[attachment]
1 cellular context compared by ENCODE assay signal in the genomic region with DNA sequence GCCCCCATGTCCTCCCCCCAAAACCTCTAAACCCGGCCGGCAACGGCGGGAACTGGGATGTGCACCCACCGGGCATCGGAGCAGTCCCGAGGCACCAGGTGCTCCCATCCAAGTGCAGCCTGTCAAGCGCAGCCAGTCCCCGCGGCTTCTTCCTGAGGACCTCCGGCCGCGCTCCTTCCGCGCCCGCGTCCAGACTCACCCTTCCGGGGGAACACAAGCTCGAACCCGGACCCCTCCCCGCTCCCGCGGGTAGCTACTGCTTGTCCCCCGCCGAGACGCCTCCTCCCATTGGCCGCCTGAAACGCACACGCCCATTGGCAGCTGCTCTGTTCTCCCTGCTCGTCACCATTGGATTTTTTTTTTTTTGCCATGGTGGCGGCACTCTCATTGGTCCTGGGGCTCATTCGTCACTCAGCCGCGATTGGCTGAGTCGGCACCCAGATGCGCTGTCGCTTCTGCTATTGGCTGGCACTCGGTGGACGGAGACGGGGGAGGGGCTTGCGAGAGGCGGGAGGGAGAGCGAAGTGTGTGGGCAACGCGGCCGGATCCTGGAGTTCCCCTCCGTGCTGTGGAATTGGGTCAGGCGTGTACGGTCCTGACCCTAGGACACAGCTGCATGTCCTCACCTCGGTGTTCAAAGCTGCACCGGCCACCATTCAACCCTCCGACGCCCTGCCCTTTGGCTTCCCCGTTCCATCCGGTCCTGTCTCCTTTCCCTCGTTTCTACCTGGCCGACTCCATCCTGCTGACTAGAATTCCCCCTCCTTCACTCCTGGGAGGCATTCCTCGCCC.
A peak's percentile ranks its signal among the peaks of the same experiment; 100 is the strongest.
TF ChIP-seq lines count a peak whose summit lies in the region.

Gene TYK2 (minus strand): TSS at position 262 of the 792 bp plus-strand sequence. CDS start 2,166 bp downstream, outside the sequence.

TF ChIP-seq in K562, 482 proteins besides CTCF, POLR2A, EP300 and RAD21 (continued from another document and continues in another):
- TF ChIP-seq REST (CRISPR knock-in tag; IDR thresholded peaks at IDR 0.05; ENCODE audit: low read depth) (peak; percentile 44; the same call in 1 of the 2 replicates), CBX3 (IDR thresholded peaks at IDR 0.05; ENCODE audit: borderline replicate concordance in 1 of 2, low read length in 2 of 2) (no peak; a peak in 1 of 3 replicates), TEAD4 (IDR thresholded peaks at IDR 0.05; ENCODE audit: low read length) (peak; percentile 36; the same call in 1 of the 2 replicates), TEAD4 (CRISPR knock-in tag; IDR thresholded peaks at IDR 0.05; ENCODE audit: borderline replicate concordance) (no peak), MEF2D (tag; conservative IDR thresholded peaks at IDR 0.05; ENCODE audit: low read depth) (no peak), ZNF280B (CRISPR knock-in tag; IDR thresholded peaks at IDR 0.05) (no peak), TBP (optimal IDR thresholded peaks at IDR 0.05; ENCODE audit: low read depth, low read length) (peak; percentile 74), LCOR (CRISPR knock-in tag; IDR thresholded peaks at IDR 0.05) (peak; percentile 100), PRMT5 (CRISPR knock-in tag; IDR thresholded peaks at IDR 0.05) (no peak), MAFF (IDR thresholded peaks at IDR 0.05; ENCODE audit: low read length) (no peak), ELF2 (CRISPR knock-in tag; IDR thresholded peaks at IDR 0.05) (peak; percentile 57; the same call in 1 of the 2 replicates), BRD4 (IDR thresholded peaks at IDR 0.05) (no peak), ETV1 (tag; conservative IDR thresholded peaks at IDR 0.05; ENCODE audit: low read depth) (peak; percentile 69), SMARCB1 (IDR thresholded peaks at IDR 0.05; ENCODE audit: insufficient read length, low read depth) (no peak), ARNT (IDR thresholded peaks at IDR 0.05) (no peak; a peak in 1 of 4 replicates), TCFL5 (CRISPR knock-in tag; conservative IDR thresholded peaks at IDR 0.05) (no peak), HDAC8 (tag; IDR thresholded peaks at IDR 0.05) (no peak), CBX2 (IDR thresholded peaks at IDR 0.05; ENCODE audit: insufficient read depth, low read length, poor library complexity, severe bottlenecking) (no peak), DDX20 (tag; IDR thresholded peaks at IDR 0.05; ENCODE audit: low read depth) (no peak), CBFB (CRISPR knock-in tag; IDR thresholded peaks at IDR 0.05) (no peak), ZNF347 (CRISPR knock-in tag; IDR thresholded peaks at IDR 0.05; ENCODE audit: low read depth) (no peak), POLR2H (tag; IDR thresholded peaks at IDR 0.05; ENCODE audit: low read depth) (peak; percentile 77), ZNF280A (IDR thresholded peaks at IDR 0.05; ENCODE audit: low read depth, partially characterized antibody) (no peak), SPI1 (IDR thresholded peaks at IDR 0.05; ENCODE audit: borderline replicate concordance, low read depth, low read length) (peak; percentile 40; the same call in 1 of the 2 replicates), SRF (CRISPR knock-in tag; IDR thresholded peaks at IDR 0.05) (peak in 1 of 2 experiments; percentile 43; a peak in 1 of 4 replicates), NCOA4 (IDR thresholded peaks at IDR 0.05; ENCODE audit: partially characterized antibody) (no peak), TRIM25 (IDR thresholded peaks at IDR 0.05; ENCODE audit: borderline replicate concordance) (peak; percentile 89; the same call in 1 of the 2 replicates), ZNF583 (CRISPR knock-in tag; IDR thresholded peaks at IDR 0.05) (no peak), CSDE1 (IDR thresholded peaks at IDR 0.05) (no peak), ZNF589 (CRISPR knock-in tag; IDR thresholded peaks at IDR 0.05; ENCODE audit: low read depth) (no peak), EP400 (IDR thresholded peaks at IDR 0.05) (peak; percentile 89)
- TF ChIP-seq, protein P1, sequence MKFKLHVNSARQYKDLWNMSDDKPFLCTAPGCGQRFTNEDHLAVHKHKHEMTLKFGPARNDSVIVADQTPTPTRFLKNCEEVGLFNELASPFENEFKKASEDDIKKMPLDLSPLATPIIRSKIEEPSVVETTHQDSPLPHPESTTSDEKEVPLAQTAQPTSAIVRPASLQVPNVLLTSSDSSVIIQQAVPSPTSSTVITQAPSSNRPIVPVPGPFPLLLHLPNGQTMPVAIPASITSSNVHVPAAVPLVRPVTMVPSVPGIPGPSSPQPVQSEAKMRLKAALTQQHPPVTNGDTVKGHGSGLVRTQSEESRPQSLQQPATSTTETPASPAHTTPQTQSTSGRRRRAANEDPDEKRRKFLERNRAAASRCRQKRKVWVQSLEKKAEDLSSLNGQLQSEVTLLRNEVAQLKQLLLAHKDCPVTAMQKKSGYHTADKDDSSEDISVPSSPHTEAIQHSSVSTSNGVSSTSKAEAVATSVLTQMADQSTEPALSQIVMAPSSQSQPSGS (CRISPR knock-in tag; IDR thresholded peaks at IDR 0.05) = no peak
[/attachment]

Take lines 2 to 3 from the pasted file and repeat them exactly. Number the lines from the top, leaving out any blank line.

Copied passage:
A peak's percentile ranks its signal among the peaks of the same experiment; 100 is the strongest.
TF ChIP-seq lines count a peak whose summit lies in the region.